The Home Know-It-All
If you’re like me, you use your home office—or desk in the corner of your bedroom—to read your favorite blogs and online shop. But if you’re like Julie, one of the fine contributors to this blog, you use your home office to telecommute to work everyday. Either way, the room has the potential to gobble up more energy and paper than any other spot in your house. Make it more environmentally friendly with these tips.
Buy the right supplies. Fill your office with recycled, biodegradable, or third party certified materials. Check out TheGreenOffice.com to see what’s available. I’d really like this non-toxic pen, but maybe that’s just the little girl in me who loved getting new school supplies.
Use a smart strip. Don’t let the phantom load claim your peripherals. Even when scanners and printers aren’t in use electricity is still flowing through them. Rather than let energy—and money—go to waste, plug your computer accessories into a “smart” power strip that senses when appliances aren’t in use and shuts power off completely.
Power down. Turn your computer off when you’re not using it, despite those rumors that you’ll waste more electricity. Though there’s a small surge of electricity every time you switch a computer on, it doesn’t compare to the amount flowing through it over an extended period of no use. For the most energy savings, turn your computer off when possible.
Go for a laptop. Buying a new computer? Opt for a laptop. It consumes only 15 watts of electricity, while a desktop uses nearly 130 watts. If your work requires a desktop, look for the ENERGY STAR® label.
Turn off overhead lights. Switch on table and floor lamps with compact fluorescent lights to illuminate your workspace, rather than unnecessary overhead lights. With task lighting, you’ll brighten essential work areas and save some dough.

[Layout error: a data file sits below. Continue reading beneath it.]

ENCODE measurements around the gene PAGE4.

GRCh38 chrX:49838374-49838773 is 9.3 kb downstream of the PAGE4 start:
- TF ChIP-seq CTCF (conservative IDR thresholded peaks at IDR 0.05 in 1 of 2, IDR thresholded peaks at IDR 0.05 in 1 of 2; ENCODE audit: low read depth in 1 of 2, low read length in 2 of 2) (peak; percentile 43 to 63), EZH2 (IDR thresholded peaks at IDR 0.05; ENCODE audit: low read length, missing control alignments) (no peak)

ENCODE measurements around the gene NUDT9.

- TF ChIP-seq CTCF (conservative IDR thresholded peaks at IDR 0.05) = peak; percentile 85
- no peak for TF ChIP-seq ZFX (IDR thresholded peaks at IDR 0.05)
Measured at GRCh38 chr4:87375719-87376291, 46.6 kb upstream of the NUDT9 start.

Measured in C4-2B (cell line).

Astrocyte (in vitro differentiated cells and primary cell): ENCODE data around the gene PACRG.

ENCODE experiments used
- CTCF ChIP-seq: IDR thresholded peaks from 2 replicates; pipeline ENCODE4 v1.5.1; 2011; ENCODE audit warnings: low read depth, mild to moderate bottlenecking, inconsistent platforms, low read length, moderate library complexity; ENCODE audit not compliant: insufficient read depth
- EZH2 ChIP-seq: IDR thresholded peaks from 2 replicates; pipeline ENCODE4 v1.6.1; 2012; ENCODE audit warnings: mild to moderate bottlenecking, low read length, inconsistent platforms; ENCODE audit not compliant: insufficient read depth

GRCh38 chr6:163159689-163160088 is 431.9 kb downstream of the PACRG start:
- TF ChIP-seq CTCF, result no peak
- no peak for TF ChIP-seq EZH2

Reduce. Think twice before doodling on another note pad or printing a sappy email from your significant other to keep paper use to a minimum. Write on both sides of a sheet of paper, jot reminders in a planner rather than sticky notes, and store paper slightly out of reach to keep you from using it as often.
Recycle, Recycle, Recycle. Last but not least, keep a recycle bin close by to toss used paper and other recyclable materials.
I think that’s it for my list. Do you have any other tips for going green in the office? I’m always up for more suggestions!
The Home Know-It-All
Be forewarned—I’m on an organization kick again. This time around I’m dead set on cleaning up underneath my bed. And it’s not only because it’ll make spotting the boogey man a little easier. (Though I do like to peek under my bed every time I get home to check for him.)
Mainly, I want a spot for more storage. My apartment doesn’t have much of it, so I like to squeeze every inch of usable space out of it. Underneath my bed is an ideal spot, but cramming too much under there can make locating items difficult. With a few select tools, however, I’ve developed an under-bed organization system that suits my knack—some would say, obsession—with order. Give it a try. I bet you’ll sing with glee as well.
First, I cleared everything out from under my bed and bought these bed risers ($9.99) from Target. They hold up to 300 pounds each and lift the bed five inches to make room for larger boxes.
Then I bought a couple of these rolling under-bed baskets ($37.83) from Amazon.com to hold smaller items that I regularly use, like art supplies, scarves, and mittens. Because the baskets roll, I no longer have to shimmy myself under my bed to locate that missing pad of paper or long-lost sweater.
Once those were filled to the brim, I grabbed all the items I use less often and placed them in colorful storage boxes, similar to these from the Container Store. Their bright colors make it a little cheerier under my bed, and the label cards on the front make locating specific items a snap. Plus, having everything in containers automatically makes the space more organized, causing my heart to go pitter-patter.
But if all this still doesn’t get you organized, consider buying a bed with built-in storage, like one of these featured on Apartment Therapy or one of these shown on Jeri’s Organizing & Decluttering News.
Still not able to wrangle in the clutter? Check out Miller Organizing’s tips and tricks for tidying a small space.
The Home Know-It-All
I consider myself to be pretty darn fortunate when winter rolls around. When the temperature drops—er, plummets—I can throw on my coziest sweatshirt, grab my favorite fleece throw, and curl up on the sofa with a mug of hot tea. But all those shrubs outside my apartment aren’t so lucky—they have to tackle winter weather head on. That’s why it’s important to protect them before the cold season truly hits.